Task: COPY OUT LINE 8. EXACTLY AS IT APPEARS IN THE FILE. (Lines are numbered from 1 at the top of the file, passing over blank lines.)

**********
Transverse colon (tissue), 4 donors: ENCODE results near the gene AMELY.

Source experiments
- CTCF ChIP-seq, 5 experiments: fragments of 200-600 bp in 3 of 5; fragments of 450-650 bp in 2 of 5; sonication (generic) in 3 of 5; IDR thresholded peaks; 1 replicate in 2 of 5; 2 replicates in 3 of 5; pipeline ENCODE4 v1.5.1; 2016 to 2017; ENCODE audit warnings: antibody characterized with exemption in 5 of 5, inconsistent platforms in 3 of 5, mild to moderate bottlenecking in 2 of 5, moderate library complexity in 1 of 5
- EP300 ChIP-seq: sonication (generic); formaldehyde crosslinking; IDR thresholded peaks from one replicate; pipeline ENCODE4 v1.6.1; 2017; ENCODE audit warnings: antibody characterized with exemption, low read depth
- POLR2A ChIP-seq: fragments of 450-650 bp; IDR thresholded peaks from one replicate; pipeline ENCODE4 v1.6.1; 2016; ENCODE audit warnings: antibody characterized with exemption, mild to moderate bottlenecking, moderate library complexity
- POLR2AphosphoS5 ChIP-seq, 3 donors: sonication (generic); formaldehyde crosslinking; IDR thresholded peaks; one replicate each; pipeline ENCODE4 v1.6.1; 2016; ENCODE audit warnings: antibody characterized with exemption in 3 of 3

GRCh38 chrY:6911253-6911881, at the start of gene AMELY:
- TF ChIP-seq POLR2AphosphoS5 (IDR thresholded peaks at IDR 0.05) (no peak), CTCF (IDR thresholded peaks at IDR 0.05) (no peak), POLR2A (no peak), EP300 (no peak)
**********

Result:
- TF ChIP-seq POLR2AphosphoS5 (IDR thresholded peaks at IDR 0.05) (no peak), CTCF (IDR thresholded peaks at IDR 0.05) (no peak), POLR2A (no peak), EP300 (no peak)